pope's couriers with this letter, he proceeded to Florence. To the government of this city Julius wrote: “ We know the humour of men of his stamp; if he will return, we promise he shall be neither meddled with nor offended, and he shall be reinstated in the apostolic grace.” Michael was unmoved. A second and a third arrived, each more impressive, and Michael remained unchanged; but the Gonfaloniere of Florence, to whom these epistles were addressed, became alarmed and expostulated: “You have done by the pope what the king of France would not have presumed to do; he must be no longer trifled with; we cannot make war against his holiness to risk the safety of the state; and therefore you
must obey his will.” Thus remonstrated
with, Michael entertained a proposal for
entering into the service of the sultan
Bajazet II., and building a bridge from
Constantinople to Pera. The sultan had
even sent him letters of credit on Flo
rence and all the cities on his way; and appointed escorts of Janizaries to await his arrival on the Turkish frontiers, and
conduct him, by whatever road he pleased, to the Mahometan capital. To divert Michael Angelo from this course, the
Gonsaloniere urged that it was better to die under the pope's displeasure than to live in the Turkish service; and that if he were apprehensive for his security at Rome,
the government of Florence would send him thither as its ambassador, in which character his person would be inviolabie.
Michael, urged by these and other reasons,
relented, and met the pope at Bologna, a city which had been betrayed to the papal
arms, and taken possession of by Julius in great pomp just before Michael's arrival.
The cardinal Soderini, brother to the Gonsaloniere, was to have introduced Michael to the pope, but indisposition constrained him to depute that office to a prelate of his household. The pope askanced his eye at Michael with diso and after a short pause saluted
him, “Instead of your coming to us, you seem to have expected that we should attend upon you.” Michael answered, Jiat his error proceeded from too hastily keling a disgrace he was unconscious of having merited, and hoped his holiness would pardon what had passed. The offitious prelate who had introduced him, not hinking this apology sufficient, observed to the pope, that great allowance was to to be made for such men, who were igno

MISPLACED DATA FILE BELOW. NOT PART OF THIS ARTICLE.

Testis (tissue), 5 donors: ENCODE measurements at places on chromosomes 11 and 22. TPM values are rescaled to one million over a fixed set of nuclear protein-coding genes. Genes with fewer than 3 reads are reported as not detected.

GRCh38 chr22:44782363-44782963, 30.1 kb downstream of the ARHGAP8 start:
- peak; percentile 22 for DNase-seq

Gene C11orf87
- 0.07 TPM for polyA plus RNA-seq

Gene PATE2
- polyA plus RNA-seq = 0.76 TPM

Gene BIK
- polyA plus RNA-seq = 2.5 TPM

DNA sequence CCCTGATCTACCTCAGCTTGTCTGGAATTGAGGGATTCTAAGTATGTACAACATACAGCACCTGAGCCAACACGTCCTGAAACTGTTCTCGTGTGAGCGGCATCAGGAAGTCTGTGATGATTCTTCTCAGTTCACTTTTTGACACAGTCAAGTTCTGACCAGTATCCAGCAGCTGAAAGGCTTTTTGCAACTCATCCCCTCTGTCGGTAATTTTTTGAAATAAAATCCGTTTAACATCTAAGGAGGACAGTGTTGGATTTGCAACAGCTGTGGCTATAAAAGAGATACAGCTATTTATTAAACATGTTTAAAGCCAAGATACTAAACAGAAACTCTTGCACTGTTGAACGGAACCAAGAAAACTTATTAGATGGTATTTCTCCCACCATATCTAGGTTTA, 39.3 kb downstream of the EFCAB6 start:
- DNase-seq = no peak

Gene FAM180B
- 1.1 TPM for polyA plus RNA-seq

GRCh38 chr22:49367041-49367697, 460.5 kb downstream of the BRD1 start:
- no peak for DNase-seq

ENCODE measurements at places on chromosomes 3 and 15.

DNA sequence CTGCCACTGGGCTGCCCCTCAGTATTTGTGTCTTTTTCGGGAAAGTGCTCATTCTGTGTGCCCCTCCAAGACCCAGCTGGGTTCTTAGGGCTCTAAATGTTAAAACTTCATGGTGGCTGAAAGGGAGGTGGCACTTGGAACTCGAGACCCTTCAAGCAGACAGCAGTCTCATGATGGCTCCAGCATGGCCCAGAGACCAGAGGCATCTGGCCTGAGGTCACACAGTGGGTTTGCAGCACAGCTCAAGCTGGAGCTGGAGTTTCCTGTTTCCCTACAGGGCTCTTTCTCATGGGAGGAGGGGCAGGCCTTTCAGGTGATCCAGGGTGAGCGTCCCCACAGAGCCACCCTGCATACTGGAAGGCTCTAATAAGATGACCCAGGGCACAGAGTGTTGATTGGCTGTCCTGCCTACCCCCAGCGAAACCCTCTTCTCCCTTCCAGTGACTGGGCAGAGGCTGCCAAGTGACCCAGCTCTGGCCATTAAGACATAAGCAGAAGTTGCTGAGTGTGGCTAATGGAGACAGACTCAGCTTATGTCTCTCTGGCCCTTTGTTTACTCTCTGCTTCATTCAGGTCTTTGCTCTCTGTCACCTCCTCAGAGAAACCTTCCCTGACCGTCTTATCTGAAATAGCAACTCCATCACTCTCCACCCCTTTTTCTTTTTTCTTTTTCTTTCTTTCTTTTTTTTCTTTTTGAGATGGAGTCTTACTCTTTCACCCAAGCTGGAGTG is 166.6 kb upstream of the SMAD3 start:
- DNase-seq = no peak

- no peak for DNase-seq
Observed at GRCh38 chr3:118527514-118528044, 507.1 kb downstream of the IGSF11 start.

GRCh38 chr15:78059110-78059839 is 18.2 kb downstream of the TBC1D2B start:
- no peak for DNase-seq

rant of every thing but their art. “Thou,” answered the pontiff, “hast vilified him; I have not : thou art no man of genius but an ignorant fellow; get out of my sight.” The prelate was pushed from the room. The pope gave Michael his benediction, restored him to full favour, and desired him not to quit Bologna till he had given him a commission for some work. In a few days, Michael received an order from Julius for a colossal statue of himself in bronze. While it was modelling, the pope's visits to Michael were as frequent as formerly. This statue was grand, austere, and majestic: the pope familiarly asked if the extended arm was bestowing a blessing or a curse upon the people. Michael answered that the action only implied hostility to disobedience, and inquired whether he would not have a book put into the other hand. “No,” said the pope, “a sword would be more adapted to my character, I am no book-man." Julius quitted Bologna, and left Michael Angelo there to complete the statue; he effected it in sixteen months, and having laced it in the façade of the church of St. etronio, returned to Rome. This product of Michael's genius was of short existence. The prosperity of Venice under united councils, and a prudent administration of its affairs, excited the hatred of the European powers. An infamous league was entered into at Cambray for the ruin of the Venetian government, and the partition of its terrritory; Julius became a party to this alliance, with the hope of adding Romagna to the dominions of the church, and retaining possession of Bologna. Effecting his object, he withdrew from the league; and by a change of policy, and a miscalculation of his strength, quarrelled with Louis XII. who had assisted him in subjecting Bologna. That monarch retook the city, restored the Bentivoglio family, which had been displaced by the papal arms, and the populace throwing down Michael's statue of the ope, dragged it through the streets, and roke it to pieces. With the mutilated fragments the duke of Ferrara cast a cannon, which he named Julio, but preserved the head entire, as an invaluable specimen of art, although it bore the countenance of his implacable enemy. Michael Angelo resumed Julius's mausoleum, but the pontiff had changed his mind, and sorely against Michael's inclination, engaged him to decorate the ceilings and walls of the Sixtine chapel, with to in fresco, to the memory of Sixtus I., the pope's uncle. For the purpose of commencing these paintings, ropes were let through the ceiling to suspend the scaffolding. Michael asked Bramante the architect, who had arranged this machinery, how the ceiling was to be completed if the ropes were suffered to remain : The answer did not obviate the objection. Michael represented to the pope that the defect would have been avoided if Bramante had better understood the application of mechanical principles, and obtained the pope's permission to take down the inefficient contrivance and erect another. This he effected; and his machinery was so ample and complete, that Bramante himself adopted it in the building of St. Peter's. Michael gave this invention to the poor man who was his carpenter in constructing it, and who realized a fortune from the commissions he received for others on the same plan. To indulge his curiosity, and watch, the progress of the work, the pope ascended the ladder to the top of Michael's platform almost daily. He was of an impetuous temper, and im